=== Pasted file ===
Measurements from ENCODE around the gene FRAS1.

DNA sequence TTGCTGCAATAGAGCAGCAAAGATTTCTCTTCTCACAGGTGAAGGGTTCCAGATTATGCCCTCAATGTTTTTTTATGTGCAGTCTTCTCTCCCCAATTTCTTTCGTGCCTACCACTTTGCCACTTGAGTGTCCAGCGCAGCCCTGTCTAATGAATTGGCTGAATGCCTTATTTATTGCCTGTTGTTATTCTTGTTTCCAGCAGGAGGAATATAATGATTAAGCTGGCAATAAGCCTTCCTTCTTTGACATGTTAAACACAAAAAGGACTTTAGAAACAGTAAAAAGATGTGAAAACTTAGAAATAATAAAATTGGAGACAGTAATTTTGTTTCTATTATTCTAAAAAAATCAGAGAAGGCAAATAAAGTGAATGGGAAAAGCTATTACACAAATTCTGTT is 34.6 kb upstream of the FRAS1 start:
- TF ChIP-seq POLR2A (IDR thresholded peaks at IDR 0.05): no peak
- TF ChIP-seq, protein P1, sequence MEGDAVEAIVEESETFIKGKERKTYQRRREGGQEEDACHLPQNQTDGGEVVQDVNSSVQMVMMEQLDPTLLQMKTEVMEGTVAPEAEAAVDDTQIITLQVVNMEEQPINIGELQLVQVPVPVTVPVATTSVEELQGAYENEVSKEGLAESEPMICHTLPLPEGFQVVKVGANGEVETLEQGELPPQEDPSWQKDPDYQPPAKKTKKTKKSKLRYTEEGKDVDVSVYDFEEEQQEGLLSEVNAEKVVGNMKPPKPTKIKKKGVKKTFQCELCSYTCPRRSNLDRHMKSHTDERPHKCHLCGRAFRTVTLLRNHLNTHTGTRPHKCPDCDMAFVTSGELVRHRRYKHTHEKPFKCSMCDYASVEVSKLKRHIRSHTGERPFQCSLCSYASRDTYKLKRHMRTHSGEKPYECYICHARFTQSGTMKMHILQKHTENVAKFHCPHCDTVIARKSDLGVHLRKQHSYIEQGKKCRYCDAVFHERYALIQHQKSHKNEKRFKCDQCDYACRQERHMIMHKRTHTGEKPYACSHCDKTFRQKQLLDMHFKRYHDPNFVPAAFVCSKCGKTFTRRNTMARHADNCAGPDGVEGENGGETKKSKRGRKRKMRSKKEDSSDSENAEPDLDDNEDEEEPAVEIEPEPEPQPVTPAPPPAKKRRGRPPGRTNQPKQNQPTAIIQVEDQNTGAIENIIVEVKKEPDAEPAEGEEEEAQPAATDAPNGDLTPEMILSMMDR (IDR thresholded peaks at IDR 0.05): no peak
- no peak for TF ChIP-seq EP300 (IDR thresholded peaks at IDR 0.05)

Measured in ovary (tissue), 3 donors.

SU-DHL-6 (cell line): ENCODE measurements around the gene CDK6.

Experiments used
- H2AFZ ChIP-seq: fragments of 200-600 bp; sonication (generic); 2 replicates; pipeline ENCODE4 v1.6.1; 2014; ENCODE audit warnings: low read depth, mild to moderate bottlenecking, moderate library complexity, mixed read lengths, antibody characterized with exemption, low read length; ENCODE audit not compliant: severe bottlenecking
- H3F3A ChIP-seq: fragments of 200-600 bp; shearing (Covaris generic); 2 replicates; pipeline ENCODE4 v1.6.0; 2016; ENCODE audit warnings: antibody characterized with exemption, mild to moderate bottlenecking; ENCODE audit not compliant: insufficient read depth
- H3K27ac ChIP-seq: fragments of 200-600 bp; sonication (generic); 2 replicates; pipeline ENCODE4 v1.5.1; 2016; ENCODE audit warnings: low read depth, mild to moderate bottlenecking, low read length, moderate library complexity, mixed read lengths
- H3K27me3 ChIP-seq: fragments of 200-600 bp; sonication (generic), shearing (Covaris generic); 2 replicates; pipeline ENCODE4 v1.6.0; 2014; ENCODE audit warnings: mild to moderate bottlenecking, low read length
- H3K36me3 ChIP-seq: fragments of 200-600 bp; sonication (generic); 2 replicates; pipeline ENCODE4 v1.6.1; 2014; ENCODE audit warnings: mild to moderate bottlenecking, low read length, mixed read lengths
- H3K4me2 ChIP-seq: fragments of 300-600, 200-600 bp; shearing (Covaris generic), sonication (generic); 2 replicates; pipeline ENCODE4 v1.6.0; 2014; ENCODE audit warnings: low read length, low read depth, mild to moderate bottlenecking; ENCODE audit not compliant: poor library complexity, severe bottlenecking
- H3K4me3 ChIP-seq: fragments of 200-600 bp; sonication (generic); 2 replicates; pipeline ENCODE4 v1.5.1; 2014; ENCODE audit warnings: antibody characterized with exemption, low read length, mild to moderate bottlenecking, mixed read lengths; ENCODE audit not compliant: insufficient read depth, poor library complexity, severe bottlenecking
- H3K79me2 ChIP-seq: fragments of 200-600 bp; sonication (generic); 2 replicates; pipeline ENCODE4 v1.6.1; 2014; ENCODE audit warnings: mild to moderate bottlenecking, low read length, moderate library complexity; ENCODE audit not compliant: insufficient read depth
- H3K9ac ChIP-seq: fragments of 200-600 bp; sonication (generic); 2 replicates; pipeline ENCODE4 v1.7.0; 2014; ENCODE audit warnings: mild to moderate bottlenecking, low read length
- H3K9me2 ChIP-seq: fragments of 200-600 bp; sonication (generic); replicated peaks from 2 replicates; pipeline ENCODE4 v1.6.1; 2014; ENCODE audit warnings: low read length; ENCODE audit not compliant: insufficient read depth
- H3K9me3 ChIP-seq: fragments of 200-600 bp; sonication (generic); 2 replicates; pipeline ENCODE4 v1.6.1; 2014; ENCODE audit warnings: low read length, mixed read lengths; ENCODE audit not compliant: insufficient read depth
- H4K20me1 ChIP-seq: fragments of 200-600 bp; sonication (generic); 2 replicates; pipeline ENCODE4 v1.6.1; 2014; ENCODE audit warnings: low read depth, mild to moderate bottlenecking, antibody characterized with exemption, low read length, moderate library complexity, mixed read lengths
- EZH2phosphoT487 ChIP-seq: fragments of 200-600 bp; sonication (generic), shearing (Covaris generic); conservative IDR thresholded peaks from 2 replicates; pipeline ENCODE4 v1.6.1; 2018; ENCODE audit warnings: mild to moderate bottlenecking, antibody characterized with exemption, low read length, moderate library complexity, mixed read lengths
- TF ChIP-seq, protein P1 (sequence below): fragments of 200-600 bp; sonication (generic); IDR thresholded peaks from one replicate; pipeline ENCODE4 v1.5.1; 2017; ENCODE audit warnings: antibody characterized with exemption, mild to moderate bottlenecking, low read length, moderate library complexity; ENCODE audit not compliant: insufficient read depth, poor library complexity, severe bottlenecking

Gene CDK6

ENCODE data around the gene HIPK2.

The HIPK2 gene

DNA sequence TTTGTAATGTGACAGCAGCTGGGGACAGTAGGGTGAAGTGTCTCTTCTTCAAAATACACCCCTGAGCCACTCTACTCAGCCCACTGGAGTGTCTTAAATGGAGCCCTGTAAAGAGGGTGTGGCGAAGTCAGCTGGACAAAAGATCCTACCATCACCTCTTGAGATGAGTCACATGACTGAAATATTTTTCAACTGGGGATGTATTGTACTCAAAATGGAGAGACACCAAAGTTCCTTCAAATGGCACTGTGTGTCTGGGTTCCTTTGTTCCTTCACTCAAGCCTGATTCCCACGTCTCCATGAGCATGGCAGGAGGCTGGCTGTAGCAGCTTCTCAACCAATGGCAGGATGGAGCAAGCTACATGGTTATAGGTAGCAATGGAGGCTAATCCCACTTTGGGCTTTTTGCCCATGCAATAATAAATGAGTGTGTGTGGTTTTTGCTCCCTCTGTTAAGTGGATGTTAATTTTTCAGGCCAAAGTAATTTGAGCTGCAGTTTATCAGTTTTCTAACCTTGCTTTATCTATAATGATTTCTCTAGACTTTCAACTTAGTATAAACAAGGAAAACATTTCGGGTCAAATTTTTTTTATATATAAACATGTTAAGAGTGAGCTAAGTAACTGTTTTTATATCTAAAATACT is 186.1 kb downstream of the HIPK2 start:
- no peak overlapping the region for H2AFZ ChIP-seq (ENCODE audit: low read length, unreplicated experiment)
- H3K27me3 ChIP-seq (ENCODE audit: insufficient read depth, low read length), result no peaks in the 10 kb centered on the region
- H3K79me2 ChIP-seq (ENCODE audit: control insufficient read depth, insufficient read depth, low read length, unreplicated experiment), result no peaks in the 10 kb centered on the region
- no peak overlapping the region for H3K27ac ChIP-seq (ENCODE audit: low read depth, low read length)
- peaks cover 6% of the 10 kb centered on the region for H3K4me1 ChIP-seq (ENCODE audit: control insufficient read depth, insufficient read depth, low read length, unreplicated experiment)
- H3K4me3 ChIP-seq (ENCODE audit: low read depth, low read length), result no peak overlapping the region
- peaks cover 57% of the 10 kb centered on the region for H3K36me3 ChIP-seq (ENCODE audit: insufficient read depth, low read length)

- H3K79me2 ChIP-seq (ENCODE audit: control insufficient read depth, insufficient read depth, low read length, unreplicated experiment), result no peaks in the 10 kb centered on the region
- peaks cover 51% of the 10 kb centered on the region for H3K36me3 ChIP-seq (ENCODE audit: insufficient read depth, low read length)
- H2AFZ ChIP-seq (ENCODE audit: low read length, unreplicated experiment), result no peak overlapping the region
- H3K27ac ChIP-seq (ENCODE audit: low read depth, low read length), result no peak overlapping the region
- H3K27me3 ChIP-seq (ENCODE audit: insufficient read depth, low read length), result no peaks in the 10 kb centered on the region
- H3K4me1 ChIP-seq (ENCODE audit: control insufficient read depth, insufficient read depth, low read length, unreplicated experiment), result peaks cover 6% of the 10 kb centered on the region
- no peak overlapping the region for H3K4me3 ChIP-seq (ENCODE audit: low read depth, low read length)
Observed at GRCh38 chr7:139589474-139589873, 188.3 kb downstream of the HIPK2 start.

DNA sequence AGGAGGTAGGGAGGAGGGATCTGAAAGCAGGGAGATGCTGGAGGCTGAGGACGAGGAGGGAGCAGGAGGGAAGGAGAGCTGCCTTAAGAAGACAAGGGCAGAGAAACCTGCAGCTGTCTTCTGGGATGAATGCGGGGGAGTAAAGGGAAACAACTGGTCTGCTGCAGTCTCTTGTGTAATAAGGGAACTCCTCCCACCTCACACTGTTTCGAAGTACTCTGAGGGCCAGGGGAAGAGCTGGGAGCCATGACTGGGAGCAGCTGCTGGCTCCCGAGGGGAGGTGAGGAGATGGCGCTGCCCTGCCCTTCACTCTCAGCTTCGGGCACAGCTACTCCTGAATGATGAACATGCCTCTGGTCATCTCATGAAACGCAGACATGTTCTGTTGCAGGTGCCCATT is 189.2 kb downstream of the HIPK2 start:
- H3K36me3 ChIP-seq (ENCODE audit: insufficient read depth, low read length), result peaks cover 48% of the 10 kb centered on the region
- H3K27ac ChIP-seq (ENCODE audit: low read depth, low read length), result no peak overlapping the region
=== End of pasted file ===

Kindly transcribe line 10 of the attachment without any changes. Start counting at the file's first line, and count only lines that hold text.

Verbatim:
- H3F3A ChIP-seq: fragments of 200-600 bp; shearing (Covaris generic); 2 replicates; pipeline ENCODE4 v1.6.0; 2016; ENCODE audit warnings: antibody characterized with exemption, mild to moderate bottlenecking; ENCODE audit not compliant: insufficient read depth